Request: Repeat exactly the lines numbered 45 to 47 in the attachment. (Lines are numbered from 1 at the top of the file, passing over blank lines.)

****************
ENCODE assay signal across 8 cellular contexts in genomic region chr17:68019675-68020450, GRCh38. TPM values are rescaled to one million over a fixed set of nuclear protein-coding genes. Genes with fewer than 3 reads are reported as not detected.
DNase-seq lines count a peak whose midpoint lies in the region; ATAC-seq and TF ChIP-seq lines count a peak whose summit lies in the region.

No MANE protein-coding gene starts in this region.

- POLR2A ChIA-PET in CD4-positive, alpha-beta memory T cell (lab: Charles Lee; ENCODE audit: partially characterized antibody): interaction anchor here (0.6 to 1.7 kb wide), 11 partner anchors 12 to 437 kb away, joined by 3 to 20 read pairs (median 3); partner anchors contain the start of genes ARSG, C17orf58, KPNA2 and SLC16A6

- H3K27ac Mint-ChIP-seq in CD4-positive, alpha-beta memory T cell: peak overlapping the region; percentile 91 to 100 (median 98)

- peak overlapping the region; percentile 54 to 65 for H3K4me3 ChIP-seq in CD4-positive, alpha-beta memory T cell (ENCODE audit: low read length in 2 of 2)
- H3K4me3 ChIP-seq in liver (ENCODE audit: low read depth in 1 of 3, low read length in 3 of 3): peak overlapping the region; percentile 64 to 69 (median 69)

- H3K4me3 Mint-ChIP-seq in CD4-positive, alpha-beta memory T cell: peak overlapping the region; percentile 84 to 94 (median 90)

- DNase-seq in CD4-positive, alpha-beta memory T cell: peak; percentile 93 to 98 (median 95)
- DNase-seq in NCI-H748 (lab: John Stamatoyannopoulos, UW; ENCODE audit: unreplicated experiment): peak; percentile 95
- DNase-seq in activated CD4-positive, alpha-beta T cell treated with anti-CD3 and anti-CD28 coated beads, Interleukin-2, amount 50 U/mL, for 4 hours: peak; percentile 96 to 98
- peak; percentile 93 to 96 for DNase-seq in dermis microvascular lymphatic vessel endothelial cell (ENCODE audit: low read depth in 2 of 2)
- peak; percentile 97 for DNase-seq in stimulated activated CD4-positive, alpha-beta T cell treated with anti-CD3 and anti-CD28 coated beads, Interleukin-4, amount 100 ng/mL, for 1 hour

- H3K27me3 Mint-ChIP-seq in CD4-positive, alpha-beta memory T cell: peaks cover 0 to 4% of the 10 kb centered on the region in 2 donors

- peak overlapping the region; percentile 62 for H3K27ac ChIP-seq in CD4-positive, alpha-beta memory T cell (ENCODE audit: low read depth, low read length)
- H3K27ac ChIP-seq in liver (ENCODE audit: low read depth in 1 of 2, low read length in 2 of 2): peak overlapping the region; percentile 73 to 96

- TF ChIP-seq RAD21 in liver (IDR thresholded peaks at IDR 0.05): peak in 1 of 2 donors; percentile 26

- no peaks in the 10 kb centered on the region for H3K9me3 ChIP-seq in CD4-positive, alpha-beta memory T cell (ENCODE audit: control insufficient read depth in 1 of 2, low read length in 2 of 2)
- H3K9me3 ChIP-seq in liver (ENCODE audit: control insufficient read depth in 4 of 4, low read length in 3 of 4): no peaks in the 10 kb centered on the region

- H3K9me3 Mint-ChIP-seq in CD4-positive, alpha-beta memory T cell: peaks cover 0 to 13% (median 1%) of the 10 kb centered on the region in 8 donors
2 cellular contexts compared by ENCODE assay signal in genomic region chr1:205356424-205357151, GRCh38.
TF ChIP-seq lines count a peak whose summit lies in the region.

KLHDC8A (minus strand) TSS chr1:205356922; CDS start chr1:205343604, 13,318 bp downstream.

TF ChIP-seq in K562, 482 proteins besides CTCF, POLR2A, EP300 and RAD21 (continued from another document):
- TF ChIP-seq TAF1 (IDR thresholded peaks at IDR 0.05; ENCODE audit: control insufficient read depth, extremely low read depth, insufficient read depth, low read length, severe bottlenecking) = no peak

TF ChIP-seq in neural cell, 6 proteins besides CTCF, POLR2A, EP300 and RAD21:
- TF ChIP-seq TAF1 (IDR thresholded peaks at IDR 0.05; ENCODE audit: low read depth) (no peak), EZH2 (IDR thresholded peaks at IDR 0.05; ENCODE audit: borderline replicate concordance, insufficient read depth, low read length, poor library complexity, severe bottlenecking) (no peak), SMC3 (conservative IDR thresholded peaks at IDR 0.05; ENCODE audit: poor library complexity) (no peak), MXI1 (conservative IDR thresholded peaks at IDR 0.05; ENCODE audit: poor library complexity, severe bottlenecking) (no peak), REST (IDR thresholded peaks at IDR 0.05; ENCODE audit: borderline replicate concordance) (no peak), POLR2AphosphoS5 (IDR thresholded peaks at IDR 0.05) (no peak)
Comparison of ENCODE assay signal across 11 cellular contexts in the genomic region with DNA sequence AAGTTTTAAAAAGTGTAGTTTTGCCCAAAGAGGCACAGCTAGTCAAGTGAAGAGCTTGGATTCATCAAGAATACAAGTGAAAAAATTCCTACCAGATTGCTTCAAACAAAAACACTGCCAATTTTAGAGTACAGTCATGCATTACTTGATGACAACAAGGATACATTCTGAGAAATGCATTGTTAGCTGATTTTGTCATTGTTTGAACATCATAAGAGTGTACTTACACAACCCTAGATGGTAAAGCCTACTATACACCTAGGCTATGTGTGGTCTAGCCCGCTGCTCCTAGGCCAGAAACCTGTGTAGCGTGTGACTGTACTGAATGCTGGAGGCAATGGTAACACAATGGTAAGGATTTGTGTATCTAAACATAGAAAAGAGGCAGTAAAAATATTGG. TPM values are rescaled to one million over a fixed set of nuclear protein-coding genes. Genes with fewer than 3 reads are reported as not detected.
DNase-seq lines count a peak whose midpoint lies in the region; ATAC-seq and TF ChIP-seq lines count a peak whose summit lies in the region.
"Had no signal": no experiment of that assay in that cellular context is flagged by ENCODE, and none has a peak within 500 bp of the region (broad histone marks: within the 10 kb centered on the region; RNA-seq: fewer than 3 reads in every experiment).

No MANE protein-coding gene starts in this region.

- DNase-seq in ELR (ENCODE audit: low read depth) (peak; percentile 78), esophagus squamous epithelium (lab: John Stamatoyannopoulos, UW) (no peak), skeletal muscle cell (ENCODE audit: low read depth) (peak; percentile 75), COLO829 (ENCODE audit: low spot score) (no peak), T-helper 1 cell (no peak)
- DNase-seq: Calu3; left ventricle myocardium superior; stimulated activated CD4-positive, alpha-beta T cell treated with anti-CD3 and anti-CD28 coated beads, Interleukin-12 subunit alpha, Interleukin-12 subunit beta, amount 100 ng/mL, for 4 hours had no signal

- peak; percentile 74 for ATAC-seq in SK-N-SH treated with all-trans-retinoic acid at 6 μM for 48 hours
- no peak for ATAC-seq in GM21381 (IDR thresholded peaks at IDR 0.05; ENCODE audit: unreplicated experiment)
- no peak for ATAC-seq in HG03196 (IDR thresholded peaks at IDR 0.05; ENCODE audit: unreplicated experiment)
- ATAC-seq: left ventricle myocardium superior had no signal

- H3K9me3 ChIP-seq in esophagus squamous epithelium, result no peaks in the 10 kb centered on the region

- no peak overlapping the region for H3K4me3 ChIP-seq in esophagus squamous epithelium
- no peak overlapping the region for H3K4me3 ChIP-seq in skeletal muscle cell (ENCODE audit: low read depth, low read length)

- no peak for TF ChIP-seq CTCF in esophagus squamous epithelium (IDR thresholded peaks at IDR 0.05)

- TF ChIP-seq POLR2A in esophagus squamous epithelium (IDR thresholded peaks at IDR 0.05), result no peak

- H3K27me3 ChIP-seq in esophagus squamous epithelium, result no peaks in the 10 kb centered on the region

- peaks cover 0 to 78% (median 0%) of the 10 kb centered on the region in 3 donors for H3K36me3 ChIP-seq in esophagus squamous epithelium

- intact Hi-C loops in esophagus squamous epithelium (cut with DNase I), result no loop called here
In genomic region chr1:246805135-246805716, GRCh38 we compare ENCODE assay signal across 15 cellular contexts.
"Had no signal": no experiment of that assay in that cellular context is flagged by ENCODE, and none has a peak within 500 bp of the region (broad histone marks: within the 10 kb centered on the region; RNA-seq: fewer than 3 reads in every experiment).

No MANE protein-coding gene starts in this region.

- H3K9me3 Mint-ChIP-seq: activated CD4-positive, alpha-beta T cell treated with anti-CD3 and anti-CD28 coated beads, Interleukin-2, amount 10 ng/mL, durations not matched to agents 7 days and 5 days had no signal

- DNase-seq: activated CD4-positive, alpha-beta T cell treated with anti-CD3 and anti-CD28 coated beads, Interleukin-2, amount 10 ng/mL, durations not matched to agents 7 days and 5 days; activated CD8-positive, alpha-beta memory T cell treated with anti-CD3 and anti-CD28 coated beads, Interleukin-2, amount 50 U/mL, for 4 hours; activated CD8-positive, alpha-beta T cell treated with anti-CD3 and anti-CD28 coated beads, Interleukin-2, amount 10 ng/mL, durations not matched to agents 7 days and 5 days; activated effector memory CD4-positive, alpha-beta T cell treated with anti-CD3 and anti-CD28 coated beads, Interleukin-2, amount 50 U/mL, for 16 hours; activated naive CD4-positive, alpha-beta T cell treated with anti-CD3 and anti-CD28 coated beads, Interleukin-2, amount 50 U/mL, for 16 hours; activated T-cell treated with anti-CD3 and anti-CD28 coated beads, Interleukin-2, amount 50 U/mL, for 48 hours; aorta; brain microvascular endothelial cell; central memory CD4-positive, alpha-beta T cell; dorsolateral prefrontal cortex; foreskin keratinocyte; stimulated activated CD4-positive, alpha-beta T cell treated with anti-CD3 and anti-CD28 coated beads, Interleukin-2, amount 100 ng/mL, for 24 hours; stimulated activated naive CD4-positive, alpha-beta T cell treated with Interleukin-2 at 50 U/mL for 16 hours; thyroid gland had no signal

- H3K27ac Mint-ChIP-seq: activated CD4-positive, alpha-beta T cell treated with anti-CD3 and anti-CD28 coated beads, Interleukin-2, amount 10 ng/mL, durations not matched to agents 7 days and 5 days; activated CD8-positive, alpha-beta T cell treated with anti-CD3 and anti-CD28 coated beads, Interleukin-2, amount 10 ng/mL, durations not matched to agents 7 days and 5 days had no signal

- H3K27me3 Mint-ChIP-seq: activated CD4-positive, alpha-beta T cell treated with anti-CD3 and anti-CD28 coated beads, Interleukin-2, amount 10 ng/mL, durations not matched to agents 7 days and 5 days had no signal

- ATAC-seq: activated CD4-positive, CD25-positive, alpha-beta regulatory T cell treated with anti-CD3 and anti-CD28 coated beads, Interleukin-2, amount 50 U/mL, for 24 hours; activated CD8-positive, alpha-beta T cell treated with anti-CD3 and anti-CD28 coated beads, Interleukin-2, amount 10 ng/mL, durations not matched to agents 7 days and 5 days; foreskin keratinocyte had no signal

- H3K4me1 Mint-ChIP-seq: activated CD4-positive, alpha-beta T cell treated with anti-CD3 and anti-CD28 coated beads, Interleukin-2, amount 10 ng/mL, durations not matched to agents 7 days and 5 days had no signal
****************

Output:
- intact Hi-C loops in esophagus squamous epithelium (cut with DNase I), result no loop called here
In genomic region chr1:246805135-246805716, GRCh38 we compare ENCODE assay signal across 15 cellular contexts.
"Had no signal": no experiment of that assay in that cellular context is flagged by ENCODE, and none has a peak within 500 bp of the region (broad histone marks: within the 10 kb centered on the region; RNA-seq: fewer than 3 reads in every experiment).